As we reach the somber 10th anniversary of 9/11, many people are reflecting about where they were on that September morning.
I wrote about 9/11 today on Associated Content/Yahoo, only because I felt that I had something to say about the topic. see my articles by using the following link:
Back to where I was on 9/11.
It is hard to believe that a decade has gone by since that day of national tragedy. Living in New Jersey, with a distant view of the Twin Towers, 9/11 happened in my own backyard so to speak.
At the time I was separated from my husband and was sharing custody of our children. It was a difficult time in my personal life and I was struggling to start over at 39 years of age.
I had been sick with a horrible virus the night of the 10th so after dropping my kindergartener off to school I had gotten back into bed.
About 35 minutes later my phone rang and my estranged husband told me to turn on the television that a plane had hit the World Trade Center.
I was stunned. I stayed on the phone with him, glued to the television as I witnessed the horror happening in New York City.
It was surreal. I felt frozen and couldn't take my eyes off of the television. Honestly, I did not know what to do. Should I go gather all my children from their respective schools? Would they be safer where they were? I didn't know what to do.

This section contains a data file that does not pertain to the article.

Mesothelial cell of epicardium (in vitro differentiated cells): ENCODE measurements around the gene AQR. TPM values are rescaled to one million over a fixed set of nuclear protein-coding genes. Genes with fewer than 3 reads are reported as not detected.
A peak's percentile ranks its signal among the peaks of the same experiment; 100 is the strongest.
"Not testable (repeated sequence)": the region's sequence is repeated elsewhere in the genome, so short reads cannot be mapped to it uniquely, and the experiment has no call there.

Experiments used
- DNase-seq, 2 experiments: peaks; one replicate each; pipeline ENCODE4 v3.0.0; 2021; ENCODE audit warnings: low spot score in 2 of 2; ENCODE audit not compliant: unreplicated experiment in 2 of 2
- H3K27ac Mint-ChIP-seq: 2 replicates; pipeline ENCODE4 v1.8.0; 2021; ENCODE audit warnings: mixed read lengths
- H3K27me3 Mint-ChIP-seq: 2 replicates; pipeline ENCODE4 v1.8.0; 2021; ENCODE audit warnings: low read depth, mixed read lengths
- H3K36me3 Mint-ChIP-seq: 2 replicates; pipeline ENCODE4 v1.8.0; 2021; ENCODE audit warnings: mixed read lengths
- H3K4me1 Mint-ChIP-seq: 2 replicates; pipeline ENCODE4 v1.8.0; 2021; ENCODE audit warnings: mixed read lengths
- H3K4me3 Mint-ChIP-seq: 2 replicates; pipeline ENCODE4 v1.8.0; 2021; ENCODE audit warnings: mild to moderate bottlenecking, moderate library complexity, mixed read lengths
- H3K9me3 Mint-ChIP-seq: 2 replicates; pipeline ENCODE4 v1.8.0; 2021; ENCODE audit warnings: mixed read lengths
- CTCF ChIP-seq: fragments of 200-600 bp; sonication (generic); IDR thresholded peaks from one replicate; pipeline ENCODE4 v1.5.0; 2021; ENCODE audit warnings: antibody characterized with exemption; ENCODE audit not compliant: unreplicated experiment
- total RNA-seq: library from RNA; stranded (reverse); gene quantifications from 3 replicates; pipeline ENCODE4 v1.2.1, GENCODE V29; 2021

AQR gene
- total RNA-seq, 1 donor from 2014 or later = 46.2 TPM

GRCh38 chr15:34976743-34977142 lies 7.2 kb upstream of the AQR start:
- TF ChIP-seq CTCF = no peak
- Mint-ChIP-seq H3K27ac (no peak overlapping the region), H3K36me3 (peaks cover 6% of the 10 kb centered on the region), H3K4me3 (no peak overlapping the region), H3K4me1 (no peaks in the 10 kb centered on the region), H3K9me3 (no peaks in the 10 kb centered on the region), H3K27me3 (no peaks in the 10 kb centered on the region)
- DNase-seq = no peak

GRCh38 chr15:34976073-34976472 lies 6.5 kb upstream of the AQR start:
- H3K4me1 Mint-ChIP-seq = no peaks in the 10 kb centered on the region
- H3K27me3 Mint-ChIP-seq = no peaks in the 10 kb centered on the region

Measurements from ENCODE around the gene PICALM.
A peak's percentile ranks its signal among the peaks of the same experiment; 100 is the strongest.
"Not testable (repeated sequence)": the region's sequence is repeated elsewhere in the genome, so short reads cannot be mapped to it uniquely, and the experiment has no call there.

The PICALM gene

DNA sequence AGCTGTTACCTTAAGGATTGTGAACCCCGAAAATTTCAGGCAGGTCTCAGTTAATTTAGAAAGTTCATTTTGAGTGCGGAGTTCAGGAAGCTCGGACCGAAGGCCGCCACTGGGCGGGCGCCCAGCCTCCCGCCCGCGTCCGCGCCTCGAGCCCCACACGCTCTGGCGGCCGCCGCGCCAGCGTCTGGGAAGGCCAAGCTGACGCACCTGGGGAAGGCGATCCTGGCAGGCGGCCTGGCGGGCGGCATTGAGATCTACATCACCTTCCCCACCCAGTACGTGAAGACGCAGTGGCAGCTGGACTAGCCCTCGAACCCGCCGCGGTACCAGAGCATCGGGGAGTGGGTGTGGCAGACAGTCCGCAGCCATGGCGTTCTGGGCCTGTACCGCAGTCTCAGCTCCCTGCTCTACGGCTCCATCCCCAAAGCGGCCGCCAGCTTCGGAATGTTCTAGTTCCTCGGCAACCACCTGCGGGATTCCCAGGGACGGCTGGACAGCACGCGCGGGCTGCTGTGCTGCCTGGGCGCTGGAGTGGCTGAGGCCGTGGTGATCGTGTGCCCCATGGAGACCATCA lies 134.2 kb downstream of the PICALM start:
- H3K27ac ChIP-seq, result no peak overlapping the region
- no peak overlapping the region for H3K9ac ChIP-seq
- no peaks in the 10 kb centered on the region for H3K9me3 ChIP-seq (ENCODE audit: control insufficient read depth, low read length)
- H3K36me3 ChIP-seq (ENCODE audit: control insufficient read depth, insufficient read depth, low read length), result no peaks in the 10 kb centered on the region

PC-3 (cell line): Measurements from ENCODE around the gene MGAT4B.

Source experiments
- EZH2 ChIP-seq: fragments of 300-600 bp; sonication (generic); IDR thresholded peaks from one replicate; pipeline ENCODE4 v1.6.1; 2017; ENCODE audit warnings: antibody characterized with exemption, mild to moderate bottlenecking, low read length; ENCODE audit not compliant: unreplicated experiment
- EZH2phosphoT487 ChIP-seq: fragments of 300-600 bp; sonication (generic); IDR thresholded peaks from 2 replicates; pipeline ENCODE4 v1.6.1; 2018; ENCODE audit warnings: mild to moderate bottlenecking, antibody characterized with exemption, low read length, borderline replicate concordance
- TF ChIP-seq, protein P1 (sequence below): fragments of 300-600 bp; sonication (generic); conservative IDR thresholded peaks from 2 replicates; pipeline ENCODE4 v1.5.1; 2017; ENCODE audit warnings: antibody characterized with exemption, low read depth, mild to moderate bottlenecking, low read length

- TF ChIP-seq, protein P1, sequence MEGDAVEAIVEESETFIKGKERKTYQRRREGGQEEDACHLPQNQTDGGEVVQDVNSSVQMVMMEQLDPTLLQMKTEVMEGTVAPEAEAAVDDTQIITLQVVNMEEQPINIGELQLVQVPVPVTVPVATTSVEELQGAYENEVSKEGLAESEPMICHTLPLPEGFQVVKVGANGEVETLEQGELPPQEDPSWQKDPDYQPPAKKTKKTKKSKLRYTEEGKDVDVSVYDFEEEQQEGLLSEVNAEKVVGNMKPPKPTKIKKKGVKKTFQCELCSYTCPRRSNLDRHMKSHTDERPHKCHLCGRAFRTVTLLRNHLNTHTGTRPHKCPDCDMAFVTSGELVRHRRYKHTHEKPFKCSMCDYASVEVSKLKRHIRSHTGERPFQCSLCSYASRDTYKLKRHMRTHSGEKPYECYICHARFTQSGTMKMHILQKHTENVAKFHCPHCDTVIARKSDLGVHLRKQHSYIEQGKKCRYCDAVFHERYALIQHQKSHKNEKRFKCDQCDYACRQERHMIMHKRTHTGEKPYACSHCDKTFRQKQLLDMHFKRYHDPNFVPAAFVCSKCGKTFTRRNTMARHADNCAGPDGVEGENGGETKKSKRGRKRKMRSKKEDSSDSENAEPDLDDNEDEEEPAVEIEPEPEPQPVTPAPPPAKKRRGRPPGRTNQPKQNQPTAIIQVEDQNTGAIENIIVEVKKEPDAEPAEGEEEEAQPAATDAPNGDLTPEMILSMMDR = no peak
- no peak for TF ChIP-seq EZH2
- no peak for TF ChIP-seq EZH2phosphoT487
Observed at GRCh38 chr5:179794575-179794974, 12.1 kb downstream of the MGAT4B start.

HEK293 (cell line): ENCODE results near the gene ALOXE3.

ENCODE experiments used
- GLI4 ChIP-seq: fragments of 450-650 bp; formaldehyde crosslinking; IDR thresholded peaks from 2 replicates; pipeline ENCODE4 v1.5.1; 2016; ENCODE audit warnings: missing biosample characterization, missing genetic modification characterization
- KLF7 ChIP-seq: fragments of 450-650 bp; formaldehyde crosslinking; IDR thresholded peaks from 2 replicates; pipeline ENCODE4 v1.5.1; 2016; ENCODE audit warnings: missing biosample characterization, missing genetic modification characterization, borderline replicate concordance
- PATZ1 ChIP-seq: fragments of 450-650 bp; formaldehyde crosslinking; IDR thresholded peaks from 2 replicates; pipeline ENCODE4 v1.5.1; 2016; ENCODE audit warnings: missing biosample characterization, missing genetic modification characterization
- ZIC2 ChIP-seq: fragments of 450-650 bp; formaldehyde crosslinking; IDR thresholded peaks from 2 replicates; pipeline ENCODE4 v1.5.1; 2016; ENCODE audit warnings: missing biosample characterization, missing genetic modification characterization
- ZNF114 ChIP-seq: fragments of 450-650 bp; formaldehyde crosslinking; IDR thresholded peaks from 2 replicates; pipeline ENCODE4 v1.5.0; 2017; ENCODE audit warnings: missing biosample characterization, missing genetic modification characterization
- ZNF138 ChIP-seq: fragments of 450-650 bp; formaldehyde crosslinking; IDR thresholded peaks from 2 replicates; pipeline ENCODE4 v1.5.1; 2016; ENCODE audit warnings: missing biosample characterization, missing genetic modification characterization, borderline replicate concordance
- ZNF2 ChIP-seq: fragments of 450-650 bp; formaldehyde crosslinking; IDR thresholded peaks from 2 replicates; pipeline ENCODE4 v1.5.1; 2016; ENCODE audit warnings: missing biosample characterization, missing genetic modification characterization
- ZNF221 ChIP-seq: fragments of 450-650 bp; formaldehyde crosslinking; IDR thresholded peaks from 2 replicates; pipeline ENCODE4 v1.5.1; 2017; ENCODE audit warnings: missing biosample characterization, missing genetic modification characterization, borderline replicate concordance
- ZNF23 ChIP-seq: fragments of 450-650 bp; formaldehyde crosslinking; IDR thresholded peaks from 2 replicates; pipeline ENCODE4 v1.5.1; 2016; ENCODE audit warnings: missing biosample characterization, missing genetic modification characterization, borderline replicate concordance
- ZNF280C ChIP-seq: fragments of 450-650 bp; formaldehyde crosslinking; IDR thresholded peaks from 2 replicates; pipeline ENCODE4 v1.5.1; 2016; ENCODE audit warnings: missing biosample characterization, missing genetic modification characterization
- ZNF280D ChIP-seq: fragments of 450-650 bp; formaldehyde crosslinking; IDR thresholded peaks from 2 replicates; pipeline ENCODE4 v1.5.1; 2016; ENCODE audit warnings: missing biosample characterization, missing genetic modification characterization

When the towers fell and the newscasters talked about survivors I knew that there would be few. How could anyone possibly survive such a disaster?
Later on that day as I spoke to my children, my middle school aged son asked me why this had happened. I felt helpless to explain to him why there were such evil people in the world. It was just unexplainable to me.
Although my son was aware that war and terrorism went on in the world it never happened here. Not in America. Not in our own backyard.
I was born in 1961 and as a child growing up I was too young to remember or understand the assassination of President Kennedy or Vietnam. My childhood was idealistic because I grew up without fear of war happening in the country I lived in.
My children now were different. They now learned that terrorism was something that could happen in this country because it just had. That made me angry and sad.
For months after 9/11 every plane that flew over head and seemed to be flying slowly or low made me stop and look. Living across from Staten Island and being able to see the fire still burning days after 9/11 brought the reality home to me.
I did not lose anyone I personally knew either in the city, Washington or that field in Pennsylvania where the final plane went down but it still touched me deeply.
These were regular people just living their lives when terrorists decided to attack us. You didn't need to know the victims to feel the loss.
We all felt that our world changed forever that September day.
Ten years later I have gotten used to the changes but as time goes by we must. I feel for the families to whom this anniversary brings sadness. I hope that they can heal from forever being tied to this tragic event.
I hope that we as a country have learned that we are not immune from terrorism and that our government is really doing its best to keep us safe. Hope is all I have left.